William Shakespeare, the greatest playwright in the history of the English language, was born around April 23, 1564, the son of an alderman from Straford-upon-Avon. He married (in a hurry) in 1582 and moved to London around 1587, working for a theater company. Eventually he became a writer of some reknown; he retired a wealthy man in 1611 and died in 1616. His works ring through history; as his colleague Ben Jonson wrote, they are "not of an age, but for all time!" That is, unless the above is a lie and "Shaxpere" is not "Shakespeare". In that case, Shakespeare was born Edward de Vere, Viscount Bolebec, heir to the duchy of Oxford, in 1550. De Vere was the nephew of William Golding, whose translation of Ovid’s Metamorpheses was a source of a number of Shakespeare’s plays. He roamed the Continent, visiting the places that would later turn up in his work that he wrote under the name of William Shakespeare. He wrote some poetry under his own name, but occasionally frosty relationships with the Queen (helped not a bit by his philandering with her ladies-in-waiting) convinced him to use a pen name. He was a fan of the theater, a possible sponsor of Thomas Kyd (who wrote a sort of proto-Hamlet, The Spanish Tragedy) and the leaseholder of the Blackfriars theater in London. He died in 1604, having written all of Shakespeare’s plays before that. Anyone who dates The Tempest to 1611 is mistaken. That is, unless the above is a lie.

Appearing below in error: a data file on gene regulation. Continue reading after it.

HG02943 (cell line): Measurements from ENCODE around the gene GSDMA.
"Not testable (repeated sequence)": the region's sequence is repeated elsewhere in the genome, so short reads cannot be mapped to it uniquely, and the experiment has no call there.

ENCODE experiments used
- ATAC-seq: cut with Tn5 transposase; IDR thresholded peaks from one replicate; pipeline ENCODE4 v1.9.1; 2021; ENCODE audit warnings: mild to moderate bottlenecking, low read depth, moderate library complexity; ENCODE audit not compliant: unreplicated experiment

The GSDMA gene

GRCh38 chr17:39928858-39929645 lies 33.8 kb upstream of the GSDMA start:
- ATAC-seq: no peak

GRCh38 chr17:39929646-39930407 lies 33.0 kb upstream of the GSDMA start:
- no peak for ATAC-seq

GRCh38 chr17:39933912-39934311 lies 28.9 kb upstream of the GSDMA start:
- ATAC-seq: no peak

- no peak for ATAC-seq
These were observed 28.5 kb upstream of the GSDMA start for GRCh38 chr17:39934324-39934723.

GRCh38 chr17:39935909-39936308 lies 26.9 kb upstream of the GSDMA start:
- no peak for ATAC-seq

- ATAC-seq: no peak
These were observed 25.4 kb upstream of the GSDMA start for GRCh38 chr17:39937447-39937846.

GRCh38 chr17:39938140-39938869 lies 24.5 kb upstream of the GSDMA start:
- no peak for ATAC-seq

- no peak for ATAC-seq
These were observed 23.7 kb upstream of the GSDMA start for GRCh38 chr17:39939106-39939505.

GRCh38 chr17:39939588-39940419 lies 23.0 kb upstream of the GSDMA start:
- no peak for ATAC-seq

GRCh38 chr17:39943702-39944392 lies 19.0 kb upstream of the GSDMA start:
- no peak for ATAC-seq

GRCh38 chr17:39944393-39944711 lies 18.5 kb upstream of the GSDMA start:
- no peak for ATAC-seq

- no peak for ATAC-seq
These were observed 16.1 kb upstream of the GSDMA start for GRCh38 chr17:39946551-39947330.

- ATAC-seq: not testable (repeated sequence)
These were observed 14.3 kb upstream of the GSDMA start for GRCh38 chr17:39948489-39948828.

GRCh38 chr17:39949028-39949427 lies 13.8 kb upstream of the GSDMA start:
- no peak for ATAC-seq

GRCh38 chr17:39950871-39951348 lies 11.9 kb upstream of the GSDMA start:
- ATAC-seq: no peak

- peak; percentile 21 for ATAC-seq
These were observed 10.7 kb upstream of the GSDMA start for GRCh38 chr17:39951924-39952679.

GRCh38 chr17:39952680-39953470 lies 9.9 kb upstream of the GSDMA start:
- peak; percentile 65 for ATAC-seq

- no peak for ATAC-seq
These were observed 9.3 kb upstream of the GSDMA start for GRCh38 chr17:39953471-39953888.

If de Vere was not Shakespeare, then surely Shakespeare was born Christopher Marlowe. Christopher Marlowe was well-known author and playwright under his own name (he wrote "The Passionate Shepherd to His Love" and Doctor Faustus, among others). A somewhat shady character — a seminary drop-out, involved in a brawl that killed a man, accused off blasphemy by Thomas Kyd, and an occasional secret agent — Marlowe chose to fake his own death by stabbing in 1593 and lived on to write the works attributed to William Shakespeare. That is, unless the above is a lie.

If he wasn’t "the Stratford man" (and say it with contempt!), de Vere, or Marlowe, Shakespeare was surely born Francis Bacon (not to be confused with Roger Bacon, theologian, or Francis Bacon, painter) in London in 1561. He lived an eventful life: a barrister at 21, member of the House of Commons at 23, Lord Chancellor at 57, the culmination of his lengthy political career. Three years after his appointment, he was convicted of accepting bribes and imprisoned in the Tower of London. There he wrote philosophical works, including The New Atlantis; upon release, he puttered about before dying of a cold brought on by scientific experimentation in the snow. In between these efforts, he wrote the works of William Shakespeare, concealing important messages with ciphers he designed. Unless, of course, the above is a lie.